It is perhaps worth noting here that if it can be shown that free and fair votes must be informed then the possibility exists that there are good theoretical reasons, in addition to the more practical reasons noted here, for rejecting the idea of multilateral censorship. In terms of argumentative burden, however, it looks like merely assuming that the voting public must be informed comes close to begging the question against those in favour of censorship legislation. By not making this assumption we have had to face the possibility of multilateral censorship, but the argumentative benefit is that there is less risk of begging the question. In other words, I take it that the assumption that elections must be free and fair is more likely to be granted by many who advocate censorship laws.
To summarize, the rationale for multilateral censorship is simply that, given the assumption that elections must be free and fair but not necessarily informed, it is a possible means to consistently combine censorship with a commitment to democracy. However, as a practical proposal about how we might do things differently, it seems to have little merit.
Unilateral Censorship and a Section 3 Charter Challenge
The argument here raises the possibility of a different constitutional challenge to 319(2) and other unilateral censorship laws. Rather than challenging laws such as 319(2) under section 2 of the Charter which guarantees freedom of expression, it may be possible to challenge them under section 3 of the Charter of Rights and Freedoms, which reads: “Every citizen of Canada has the right to vote in an election of members of the House of Commons or of a legislative assembly and to be qualified for membership therein.” The argument could be directed to both clauses in section 3, that is, to the right to vote, which I will refer to as our ‘3a right’; and to qualification for membership in legislative bodies, which I will refer to as our ‘3b right’.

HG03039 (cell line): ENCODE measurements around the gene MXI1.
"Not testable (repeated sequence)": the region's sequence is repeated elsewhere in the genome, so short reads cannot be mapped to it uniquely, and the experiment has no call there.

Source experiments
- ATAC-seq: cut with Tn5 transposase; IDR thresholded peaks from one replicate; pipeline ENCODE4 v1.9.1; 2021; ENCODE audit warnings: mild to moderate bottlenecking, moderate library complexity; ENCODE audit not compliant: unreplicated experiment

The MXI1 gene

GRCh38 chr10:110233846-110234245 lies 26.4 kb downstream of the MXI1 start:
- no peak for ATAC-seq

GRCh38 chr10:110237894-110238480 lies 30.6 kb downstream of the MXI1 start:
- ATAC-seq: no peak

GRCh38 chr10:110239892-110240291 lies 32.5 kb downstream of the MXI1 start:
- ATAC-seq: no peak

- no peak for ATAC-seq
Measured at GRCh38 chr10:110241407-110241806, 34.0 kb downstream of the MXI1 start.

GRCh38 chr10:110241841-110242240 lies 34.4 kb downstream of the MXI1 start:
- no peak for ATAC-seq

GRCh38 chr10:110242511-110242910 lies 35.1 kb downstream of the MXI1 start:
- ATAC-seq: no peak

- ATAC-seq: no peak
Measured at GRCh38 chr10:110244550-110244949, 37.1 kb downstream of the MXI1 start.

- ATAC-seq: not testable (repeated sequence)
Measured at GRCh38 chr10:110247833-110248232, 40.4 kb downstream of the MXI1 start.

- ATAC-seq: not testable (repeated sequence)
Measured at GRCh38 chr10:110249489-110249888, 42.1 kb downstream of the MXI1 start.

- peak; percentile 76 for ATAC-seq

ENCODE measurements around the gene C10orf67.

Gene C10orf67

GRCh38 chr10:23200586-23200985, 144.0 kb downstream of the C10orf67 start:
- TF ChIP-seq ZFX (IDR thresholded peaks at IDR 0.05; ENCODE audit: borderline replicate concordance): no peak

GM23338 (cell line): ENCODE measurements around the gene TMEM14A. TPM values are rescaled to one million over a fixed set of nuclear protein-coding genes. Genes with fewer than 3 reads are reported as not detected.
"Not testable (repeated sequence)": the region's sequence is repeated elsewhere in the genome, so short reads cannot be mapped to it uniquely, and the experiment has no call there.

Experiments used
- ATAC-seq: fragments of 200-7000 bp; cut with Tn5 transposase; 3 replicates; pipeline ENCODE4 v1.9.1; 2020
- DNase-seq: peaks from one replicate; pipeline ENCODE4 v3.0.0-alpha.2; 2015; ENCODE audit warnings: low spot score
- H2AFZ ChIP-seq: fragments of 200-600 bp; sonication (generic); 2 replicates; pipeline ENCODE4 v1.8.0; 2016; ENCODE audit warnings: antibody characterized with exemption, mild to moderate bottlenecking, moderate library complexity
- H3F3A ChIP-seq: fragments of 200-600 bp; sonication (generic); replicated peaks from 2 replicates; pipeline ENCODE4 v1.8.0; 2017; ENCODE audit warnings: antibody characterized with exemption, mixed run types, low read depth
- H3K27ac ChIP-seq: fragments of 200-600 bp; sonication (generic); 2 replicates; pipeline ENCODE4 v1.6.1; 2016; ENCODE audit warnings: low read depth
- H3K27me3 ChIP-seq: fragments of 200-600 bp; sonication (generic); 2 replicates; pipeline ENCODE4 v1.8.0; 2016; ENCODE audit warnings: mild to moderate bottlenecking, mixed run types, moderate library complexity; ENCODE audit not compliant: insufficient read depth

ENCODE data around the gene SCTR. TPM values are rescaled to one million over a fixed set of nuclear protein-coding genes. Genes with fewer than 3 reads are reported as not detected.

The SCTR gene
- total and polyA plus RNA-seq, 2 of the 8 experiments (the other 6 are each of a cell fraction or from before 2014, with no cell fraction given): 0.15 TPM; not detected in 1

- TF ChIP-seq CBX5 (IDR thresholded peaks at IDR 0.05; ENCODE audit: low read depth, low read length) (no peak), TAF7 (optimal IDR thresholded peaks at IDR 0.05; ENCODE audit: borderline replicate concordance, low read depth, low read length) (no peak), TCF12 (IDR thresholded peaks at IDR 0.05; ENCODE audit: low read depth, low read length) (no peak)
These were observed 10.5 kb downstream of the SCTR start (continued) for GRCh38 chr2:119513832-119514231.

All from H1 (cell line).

Let us think about the 3b right first. Our previous discussion might not seem relevant, since it was largely framed in terms of voting on issues rather than voting for legislative representatives. However, the argument can easily be changed to accommodate this. Consider the case again of voting for either Mexican or Chinese for dinner. We can straightforwardly imagine this to be a vote for a “dinner representative”, the person who will lead the group to dinner. The candidate running on the Mexican dinner platform will have no reason for complaint against the unilateral censorship against pro-Chinese food speech, for this restriction will not hamper her campaign. A prospective representative running on a pro-Chinese food platform is going to have a much more difficult time. First, there is the problem of whether the bare announcing of a pro-Chinese food campaign will mean that one will run afoul of the unilateral censorship law. Supposing that it is permissible to run on a pro-Chinese food ticket, unilateral censorship will discriminate against this candidate. Imagine prior to the vote for the “dinner representative” the Mexican food candidate provides an impassioned speech for Mexican food, and a number of her supporters chime in with additional points. The pro-Chinese food candidate will be prohibited from mounting a similar campaign, and so too will her supporters be prohibited from any significant advocacy. So, such unilateral censorship is going to make it virtually impossible to be a pro-Chinese food representative. Similarly, unilateral censorship laws make it virtually impossible to be a representative for the political view that Canada should be a racially homogenous society, etc. So, assuming that even the bare announcing of one’s platform does not run afoul of 319(2), still 319(2), for all practical purposes, effectively disqualifies those with such (reprehensible) views from membership in the House of Commons and other legislative bodies, e.g., 319(2) would effectively make it impossible for racists like Andrews to run for parliament. As soon as they opened their mouths on the campaign trail to give an impassioned speech for their political views, they would face criminal charges. This point applies not only to racists but to homophobes as well, for as noted, the scope of 319(2) has been expanded to include sexual orientation. This emendation does not affect prospective parliament members running a campaign that recommends that we love and embrace those of same-sex orientation, but it will make it virtually impossible for any prospective member who campaigns on the platform that homosexuals should be hated for being “vile”, “unnatural”, “abominations” and so on. Unilateral censorship impugns the 3b rights of some.